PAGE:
– it’s 70 pct black
– the cheerleaders are black
– the music is hip hop
– at the bars it’s 90 pct black
– there are few fathers and sons at the games
– we are doing after game concerts to attract more fans and the concerts are either hip hop or gospel.”
Levenson even aimed to justify his theory by saying “that the black crowd scared away the whites and there are simply not enough affluent black fans to build a signficant [sic] season ticket base. Please dont get me wrong … i never felt uncomfortable, but i think southern whites simply were not comfortable being in an arena or at a bar where they were in the minority “.
He then showed seemingly genuine remorse in his issued apology. This also occurred amidst the infamous Donald Sterling (then-owner of the Los Angeles Clippers) fiasco, where recorded phone calls revealed his strong feelings against one of his female friends attending Clippers games with a black man. He has then been ousted as the owner of the Clippers and was sanctioned a lifetime ban from the NBA.
In the 1970s and 80s, people in and around the league openly shared the same mentality. Team owners and executives often justify racism by bringing up the formulaic difference of the affluence of the black and white consumers at that time. They aimed to shift their operations in favour of the more affluent white majority, whose money they needed. This was also blatantly done. One team owner, according to Sports Illustrated in 1979, claimed that “the teams are too black.” He goes on further to say “How can you sell a black sport to a white public?“. From a financial and marketing standpoint, that mentality would be reasonable as some potential sponsors shied away from the NBA during that time as they would alienate white (affluent) consumers, as noted in the book Playing for Keeps.
Actual occurrences against black athletes, based on this mentality, indeed happened. In 1972, Dallas’ ABA team released four black players, a team official said, “Whites in Dallas are simply not interested in paying to see an all-black team and the black population alone cannot support us.” In the late 1960s, the then-St. Louis Hawks were known to blatantly insert white players in their starting line-up exclusively for home games to accommodate their predominantly white fan base. Before Ted Stepien bought the Cleveland Cavaliers in 1980, he promised, “half the squad would be white… White people have to have white heroes.” He tried to squash a subsequent controversy by insisting his statements (surprisingly) were merely “in a context of marketing.” (Stepien also explained away anti-Semitic remarks by noting that he “has a Jewish lawyer.”)
Oddly enough, the racist movement helped shape NBA history. It is arguable that Michael Jordan had one of the luckiest careers of any athlete. Everything fell into place for him – he had devoted and very supportive parents in James and Deloris Jordan, he was also one of the most athletically gifted individuals to ever grace the hardwood, along with an influx of good people surrounding him, good coaches, teammates, and rivals – which led Jordan being widely [and arguably] considered to be the greatest player of all time. Little did people know, that somewhere along the line, and in the most bizarre of circumstances, the KKK played a role in Michael Jordan’s fortunes.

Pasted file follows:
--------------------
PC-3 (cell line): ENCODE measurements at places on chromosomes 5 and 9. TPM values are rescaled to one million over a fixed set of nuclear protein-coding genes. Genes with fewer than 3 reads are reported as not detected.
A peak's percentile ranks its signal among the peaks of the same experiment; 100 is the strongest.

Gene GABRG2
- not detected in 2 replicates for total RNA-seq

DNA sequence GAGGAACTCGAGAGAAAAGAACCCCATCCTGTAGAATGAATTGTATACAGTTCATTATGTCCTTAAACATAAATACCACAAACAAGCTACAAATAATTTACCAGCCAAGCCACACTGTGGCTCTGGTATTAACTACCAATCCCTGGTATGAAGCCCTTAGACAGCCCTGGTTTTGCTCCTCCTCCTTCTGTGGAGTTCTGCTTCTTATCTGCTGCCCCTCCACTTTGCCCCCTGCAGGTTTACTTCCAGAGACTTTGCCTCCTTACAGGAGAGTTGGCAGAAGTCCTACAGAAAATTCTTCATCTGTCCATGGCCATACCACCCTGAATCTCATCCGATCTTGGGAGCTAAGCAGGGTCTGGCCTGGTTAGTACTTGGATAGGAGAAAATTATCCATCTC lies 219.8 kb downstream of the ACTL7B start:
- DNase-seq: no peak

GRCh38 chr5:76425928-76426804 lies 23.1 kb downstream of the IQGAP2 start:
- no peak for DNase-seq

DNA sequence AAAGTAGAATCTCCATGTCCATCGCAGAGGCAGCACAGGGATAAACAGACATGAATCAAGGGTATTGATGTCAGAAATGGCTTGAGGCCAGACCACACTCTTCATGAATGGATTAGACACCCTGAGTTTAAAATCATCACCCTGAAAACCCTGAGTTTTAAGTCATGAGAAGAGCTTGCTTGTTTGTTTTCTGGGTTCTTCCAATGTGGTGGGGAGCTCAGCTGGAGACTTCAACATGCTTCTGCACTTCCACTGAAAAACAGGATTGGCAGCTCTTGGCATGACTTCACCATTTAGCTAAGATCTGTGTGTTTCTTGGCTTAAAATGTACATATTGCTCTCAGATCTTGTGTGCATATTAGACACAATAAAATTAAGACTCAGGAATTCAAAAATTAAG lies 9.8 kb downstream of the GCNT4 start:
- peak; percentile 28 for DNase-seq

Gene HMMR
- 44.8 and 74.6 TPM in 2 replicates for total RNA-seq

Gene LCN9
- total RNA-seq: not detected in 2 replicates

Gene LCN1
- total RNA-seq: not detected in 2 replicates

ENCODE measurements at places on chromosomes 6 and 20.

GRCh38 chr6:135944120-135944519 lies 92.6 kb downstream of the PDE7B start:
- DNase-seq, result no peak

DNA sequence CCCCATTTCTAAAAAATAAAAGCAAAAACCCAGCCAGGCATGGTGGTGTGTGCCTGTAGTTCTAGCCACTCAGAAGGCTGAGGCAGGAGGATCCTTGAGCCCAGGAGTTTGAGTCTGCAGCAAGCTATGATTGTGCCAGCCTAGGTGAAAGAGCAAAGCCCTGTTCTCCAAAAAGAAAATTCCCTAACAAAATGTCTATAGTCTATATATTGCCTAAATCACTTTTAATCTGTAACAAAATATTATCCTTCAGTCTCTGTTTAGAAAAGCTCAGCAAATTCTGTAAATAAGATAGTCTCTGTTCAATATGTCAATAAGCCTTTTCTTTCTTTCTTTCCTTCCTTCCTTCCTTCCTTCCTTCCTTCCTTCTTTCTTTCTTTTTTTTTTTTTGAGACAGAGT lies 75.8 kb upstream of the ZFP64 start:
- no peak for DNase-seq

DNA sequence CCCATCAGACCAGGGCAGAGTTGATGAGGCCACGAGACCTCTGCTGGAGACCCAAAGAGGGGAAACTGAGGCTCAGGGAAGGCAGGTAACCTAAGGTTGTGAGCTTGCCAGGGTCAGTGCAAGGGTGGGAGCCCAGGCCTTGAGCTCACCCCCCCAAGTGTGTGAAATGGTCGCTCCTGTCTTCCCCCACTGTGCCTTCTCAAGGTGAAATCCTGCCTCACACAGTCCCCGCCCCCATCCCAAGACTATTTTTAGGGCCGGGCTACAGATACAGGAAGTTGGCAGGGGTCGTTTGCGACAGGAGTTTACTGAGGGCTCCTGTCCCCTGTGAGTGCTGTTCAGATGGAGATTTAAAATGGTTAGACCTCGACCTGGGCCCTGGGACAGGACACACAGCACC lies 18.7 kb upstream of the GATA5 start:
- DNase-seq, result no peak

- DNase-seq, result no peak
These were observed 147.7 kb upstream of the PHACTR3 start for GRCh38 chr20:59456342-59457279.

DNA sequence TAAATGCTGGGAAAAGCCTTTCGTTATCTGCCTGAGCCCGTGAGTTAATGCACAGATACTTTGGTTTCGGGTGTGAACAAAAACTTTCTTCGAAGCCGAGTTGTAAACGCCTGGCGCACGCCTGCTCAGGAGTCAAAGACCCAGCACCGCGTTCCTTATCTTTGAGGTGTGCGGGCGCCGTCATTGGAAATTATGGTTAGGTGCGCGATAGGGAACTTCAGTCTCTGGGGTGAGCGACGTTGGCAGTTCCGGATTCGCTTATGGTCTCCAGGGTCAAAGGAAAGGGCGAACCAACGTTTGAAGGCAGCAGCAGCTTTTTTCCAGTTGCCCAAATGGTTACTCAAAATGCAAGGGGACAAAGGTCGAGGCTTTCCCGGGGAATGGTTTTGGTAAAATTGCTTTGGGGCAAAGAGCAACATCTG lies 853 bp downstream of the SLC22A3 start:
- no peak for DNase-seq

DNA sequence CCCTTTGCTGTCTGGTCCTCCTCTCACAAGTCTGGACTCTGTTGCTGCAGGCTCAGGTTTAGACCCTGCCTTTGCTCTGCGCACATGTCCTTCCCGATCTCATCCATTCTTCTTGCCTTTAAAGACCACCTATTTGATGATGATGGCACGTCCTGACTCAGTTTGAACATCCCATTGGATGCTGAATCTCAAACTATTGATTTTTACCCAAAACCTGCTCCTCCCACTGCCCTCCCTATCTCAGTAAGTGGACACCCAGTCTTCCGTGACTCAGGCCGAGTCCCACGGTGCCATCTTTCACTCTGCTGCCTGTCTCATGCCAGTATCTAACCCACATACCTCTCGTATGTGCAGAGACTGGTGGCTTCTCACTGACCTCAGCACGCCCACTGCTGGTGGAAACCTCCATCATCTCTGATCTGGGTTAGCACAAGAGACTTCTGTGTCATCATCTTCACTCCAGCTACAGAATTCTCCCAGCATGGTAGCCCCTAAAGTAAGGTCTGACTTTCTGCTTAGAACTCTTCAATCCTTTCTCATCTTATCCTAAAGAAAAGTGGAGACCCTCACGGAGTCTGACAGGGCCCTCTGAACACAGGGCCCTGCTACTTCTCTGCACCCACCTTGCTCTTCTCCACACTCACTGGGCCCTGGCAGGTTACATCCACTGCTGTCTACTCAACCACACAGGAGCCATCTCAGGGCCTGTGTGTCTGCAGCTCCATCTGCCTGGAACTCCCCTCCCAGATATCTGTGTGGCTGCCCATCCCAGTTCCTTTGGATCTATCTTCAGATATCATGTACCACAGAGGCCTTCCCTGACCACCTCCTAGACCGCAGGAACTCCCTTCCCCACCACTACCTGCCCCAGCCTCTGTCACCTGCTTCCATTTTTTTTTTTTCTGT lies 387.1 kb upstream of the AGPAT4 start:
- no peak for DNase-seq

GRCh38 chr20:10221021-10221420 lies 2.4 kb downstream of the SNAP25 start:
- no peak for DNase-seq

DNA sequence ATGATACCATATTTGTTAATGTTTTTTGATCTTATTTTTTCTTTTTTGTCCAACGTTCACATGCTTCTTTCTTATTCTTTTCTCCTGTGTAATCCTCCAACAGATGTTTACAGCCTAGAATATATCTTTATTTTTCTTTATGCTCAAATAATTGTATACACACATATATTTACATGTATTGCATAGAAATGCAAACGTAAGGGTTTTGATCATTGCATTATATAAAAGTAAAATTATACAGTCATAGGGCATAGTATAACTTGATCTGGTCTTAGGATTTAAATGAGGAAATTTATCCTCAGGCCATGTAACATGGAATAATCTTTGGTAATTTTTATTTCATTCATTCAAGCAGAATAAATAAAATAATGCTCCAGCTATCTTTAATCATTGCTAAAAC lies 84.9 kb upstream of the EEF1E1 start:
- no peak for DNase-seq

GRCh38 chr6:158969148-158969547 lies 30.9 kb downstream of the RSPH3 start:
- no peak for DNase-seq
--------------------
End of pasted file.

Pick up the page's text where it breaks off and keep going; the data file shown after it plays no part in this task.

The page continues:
The late Dean Smith intended to recruit both Michael Jordan and Patrick Ewing to North Carolina, an ever-salivating thought for Tar Heel fans. In 1980, Jordan and Ewing took a trip down to Chapel Hill to visit the school, and the overall vibe, according to both of them, was positive – Ewing, who eventually committed to Georgetown said he was ‘close’ to committing to the Tar Heels. After the visit, Ewing spent the night at an inn where he witnessed a “big” Klu Klux Klan rally which happened nearby. It was a done deal, and the rest was history. Jordan – it was never known if he did witness the rally or what would he have done if he did – committed to Dean Smith’s North Carolina and Ewing committed to Georgetown. They went on to have successful careers on their own right garnering numerous individual accolades.
“It would be weird and downright absurd to thank the KKK, or any racial-driven movements or ideologies for how the history of the NBA formulated”
This story definitely leads to some fans minds to interesting thoughts, experiments, and fan-fiction. What would’ve happened if Ewing hadn’t witnessed that rally? Would he have been the go-to guy in Dean Smith’s Tar Heels, not allowing Jordan to flourish under the system? Would they have been a seemingly unstoppable team with a line-up boasting Jordan, Ewing, Worthy, and Perkins? Would Jordan’s career have been the same if he hadn’t had to bury a game winning jump shot against Ewing’s Georgetown? Would their NBA careers unfolded any differently? If they became close, would they have attempted to link up in the pros? Six rings? Greatest of all time? And so on.
It would be weird and downright absurd to thank the KKK, or any racial-driven movements or ideologies for how the history of the NBA formulated, but no one could deny the unescapable influence of it. But it’s also important to be aware that NBA history could’ve – would’ve – unfolded very differently if not for a bunch of people being dickheads.